Police Will Get Blamed During Missing, Murdered Inquiry: Chief

Assembly of First Nations National Chief Perry Bellegarde spoke of the difference in quality of living between Indigenous people and the rest of Canada during a speech at the Nishnawbe Aski Nation's Spring Chiefs Assembly in Timmins this week. Monday May 16, 2016. Alan S. Hale/Timmins Daily Press/Postmedia Network

Assembly of First Nations National Chief Perry Bellegarde at the Nishnawbe Aski Nation’s Spring Chiefs Assembly in Timmins. May 16, 2016. Alan S. Hale/Timmins Daily Press/Postmedia Network

Winnipeg Sun,  June 01, 2016

Police across the country will bear much of the blame from an inquiry into missing and murdered indigenous women and girls is released, Assembly of First Nations Chief Perry Bellegarde warned.

“Prepare yourselves because fingers are going to be pointed,” Bellegarde told the Canadian Association of Police Chiefs conference at the Fairmont Hotel.

“You didn’t do an adequate job. You didn’t put enough human and financial resources into the research and development, and the investigations surrounding all of these First Nations women.”

The inquiry concerns about 1,200 females across Canada.

“Be big enough to show that more work needs to be done to improve the system,” Bellegarde said in a speech promoting a better relationship between police and indigenous people. “How do you work and collaborate together? How do you share information? How do you get community members involved? How do you bring closure? How do you help them bring healing? Bottom line, it’s about working together and establishing relationships.”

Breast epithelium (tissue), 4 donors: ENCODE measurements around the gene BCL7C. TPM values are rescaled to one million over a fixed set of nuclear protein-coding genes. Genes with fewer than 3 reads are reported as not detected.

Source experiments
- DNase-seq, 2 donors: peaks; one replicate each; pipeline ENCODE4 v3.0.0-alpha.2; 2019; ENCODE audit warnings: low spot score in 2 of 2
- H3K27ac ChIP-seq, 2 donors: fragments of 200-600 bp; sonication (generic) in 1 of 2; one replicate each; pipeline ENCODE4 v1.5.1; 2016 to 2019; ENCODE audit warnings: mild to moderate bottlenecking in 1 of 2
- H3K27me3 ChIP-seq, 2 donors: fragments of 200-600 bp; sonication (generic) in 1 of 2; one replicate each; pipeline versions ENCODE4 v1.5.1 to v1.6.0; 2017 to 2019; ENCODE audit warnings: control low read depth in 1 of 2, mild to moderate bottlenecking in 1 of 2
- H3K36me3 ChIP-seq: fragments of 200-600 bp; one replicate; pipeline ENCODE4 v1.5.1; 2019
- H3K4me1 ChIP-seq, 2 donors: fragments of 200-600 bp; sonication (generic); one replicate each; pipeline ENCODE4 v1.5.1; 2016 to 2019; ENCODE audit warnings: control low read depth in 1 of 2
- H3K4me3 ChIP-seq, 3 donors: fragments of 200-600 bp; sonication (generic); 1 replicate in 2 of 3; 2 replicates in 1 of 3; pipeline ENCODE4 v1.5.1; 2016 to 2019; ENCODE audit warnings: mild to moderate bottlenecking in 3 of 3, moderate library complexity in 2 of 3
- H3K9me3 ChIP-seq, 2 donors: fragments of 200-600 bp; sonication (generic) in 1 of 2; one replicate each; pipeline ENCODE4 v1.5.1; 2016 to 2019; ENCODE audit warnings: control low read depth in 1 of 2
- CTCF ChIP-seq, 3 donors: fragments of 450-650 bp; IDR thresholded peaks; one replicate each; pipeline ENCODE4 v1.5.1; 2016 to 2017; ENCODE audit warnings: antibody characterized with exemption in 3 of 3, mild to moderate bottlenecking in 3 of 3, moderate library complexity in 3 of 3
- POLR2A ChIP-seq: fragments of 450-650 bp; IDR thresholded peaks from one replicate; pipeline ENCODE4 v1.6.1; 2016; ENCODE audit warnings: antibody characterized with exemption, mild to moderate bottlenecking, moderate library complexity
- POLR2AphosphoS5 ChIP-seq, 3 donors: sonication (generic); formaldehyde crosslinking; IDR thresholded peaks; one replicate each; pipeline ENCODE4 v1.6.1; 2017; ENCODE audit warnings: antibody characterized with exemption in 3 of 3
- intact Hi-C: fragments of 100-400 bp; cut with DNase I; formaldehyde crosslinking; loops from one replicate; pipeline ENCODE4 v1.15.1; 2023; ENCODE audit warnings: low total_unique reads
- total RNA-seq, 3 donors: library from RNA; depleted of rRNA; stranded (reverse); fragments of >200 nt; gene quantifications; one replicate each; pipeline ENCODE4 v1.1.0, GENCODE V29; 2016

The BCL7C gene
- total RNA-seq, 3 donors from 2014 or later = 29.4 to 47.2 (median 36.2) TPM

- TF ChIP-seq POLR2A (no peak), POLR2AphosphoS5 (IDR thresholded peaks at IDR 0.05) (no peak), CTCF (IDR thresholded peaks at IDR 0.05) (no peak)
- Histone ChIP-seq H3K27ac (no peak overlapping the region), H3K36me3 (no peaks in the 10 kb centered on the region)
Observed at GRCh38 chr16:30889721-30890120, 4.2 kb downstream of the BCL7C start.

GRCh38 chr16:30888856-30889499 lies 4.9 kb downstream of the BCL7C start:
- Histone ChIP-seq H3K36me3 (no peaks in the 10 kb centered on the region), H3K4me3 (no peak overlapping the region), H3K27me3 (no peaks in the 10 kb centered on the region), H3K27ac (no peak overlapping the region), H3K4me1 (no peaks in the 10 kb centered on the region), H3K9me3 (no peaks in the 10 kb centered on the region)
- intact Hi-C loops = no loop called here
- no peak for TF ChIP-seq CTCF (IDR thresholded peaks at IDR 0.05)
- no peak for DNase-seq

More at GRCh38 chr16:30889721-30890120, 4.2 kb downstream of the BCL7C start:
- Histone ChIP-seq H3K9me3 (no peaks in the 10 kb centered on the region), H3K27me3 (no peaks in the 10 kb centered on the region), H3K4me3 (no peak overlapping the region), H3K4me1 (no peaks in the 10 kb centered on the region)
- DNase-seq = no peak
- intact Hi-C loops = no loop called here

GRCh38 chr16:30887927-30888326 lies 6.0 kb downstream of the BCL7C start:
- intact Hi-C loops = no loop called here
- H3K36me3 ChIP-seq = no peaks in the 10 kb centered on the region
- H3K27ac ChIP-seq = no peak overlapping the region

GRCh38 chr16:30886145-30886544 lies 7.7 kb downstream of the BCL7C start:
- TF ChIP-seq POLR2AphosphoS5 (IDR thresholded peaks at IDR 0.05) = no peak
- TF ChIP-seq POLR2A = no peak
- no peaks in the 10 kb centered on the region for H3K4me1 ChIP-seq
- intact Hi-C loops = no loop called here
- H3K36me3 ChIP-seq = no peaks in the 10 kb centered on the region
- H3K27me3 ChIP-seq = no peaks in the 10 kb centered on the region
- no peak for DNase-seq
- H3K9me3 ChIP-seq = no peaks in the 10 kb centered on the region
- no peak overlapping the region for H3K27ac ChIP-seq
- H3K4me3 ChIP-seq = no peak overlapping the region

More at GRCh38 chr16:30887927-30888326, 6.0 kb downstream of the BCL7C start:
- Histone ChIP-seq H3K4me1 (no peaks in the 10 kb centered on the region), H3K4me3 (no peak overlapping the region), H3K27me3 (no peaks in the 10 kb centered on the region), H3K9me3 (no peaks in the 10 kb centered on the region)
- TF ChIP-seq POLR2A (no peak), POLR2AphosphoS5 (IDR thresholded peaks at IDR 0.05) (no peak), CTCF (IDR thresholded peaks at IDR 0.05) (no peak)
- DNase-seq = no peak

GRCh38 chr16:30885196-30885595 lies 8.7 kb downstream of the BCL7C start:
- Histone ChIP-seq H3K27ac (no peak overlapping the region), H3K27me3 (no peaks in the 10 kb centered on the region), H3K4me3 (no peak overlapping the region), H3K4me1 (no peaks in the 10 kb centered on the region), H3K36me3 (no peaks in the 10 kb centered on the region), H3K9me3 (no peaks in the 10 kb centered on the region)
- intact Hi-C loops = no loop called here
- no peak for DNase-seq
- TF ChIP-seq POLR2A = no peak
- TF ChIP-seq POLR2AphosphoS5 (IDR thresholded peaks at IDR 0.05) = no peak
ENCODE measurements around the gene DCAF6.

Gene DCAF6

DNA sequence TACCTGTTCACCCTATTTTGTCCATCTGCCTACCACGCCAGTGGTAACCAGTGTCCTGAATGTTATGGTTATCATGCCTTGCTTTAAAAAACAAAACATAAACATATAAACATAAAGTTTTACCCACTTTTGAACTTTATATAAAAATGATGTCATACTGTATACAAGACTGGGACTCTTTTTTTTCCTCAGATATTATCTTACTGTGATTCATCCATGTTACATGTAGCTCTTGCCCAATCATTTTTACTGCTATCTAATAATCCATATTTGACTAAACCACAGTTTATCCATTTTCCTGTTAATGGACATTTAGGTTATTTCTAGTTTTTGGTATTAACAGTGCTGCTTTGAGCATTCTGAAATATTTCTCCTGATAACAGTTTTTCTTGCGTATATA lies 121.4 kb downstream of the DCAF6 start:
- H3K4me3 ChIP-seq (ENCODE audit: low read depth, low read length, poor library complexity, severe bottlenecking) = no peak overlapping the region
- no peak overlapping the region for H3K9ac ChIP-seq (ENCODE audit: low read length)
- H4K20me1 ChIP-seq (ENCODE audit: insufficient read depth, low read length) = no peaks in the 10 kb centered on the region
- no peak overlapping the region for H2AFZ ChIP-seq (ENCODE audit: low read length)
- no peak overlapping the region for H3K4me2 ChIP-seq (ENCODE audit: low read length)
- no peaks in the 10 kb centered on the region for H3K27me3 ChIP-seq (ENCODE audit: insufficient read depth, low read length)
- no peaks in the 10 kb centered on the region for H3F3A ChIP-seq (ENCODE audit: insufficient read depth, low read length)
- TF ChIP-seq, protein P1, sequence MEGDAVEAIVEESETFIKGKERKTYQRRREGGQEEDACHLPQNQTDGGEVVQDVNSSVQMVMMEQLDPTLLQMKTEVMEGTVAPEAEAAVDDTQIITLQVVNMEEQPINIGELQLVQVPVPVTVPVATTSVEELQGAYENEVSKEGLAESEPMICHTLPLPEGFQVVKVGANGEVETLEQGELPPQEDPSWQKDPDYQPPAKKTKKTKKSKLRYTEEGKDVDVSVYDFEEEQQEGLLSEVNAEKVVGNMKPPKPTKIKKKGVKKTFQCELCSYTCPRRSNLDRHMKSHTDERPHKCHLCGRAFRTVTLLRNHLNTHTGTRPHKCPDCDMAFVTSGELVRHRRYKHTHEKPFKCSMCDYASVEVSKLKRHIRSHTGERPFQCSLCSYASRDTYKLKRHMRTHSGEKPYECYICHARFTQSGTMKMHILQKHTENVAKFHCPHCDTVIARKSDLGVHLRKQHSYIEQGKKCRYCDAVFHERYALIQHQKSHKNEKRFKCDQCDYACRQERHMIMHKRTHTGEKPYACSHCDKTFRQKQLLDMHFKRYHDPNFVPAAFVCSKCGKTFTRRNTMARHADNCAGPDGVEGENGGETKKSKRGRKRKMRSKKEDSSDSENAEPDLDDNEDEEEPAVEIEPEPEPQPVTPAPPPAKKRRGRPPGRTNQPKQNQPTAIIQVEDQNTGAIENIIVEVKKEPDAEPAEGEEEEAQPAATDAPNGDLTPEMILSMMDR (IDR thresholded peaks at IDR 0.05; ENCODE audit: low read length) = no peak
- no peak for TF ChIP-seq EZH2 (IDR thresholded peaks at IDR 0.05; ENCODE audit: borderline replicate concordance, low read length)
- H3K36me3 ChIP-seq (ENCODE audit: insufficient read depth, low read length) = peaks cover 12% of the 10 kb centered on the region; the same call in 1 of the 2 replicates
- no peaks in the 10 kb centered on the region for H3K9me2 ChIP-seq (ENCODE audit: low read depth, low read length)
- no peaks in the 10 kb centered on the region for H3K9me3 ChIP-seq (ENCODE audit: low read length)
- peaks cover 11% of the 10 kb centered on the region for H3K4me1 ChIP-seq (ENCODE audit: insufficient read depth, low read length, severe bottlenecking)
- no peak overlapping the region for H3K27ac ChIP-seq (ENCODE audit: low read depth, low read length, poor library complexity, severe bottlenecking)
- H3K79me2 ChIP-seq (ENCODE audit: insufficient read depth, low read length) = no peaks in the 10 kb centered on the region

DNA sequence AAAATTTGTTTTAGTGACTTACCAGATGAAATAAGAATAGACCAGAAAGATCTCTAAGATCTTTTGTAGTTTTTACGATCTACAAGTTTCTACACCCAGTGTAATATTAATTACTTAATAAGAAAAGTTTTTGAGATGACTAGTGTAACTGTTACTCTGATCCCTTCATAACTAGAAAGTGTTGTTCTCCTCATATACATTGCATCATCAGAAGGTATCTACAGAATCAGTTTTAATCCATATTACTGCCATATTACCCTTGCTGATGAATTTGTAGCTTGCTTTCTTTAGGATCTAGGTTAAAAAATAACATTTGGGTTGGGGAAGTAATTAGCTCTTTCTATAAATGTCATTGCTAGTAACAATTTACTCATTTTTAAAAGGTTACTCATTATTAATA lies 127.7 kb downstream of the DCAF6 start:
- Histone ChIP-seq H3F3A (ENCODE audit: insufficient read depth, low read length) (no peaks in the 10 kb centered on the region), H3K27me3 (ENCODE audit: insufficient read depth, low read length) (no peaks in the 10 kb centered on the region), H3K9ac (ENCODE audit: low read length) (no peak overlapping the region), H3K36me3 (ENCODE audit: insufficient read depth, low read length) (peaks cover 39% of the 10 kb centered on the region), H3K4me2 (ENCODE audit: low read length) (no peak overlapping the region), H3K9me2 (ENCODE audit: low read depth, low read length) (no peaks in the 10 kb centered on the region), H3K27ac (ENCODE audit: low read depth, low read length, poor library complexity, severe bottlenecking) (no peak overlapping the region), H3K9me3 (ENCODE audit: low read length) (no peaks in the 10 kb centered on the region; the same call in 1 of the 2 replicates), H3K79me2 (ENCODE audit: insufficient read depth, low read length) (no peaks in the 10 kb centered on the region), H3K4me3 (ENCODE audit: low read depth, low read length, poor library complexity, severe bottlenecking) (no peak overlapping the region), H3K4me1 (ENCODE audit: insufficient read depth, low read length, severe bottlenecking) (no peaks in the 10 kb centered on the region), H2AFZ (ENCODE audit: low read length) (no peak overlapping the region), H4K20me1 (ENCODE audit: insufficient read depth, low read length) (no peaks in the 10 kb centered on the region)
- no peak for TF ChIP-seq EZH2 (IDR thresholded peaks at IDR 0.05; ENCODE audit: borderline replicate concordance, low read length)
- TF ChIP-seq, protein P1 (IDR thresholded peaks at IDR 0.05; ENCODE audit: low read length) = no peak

Some agencies have already improved their policies, said Clive Weighill, the association’s president.

“The way we handle missing person cases, period, has changed,” said Weighill, who is also the Saskatoon Chief of Police. “The days of waiting 24 hours to report a missing person are gone … We have different ways to triage the reports now to make sure they don’t fall through the cracks.

“In Saskatoon, we have a full-time missing persons victims co-ordinator that works with the families. We have three people dedicated strictly to missing persons files to triage those files to make sure they’re getting investigated properly. We’re working closely with social services, very closely with the families. We’re involved with any awareness marches in Saskatoon and even building a memorial to the missing and murdered indigenous women right in front of our police headquarters. So, the world has changed in the last decade.”

The association has taken what Weighill says are two important steps to improving police’s work with indigenous people. No. 1: dedicated funding for on-reserve policing that can be relied upon every year.

The second piece is looking at ways to increase the safety of indigenous people living in cities.

“The federal government is not putting the money into the cities,” he said. “But the people living in cities are living in poverty, they’re living in poor housing; they need education help and the funding isn’t there.”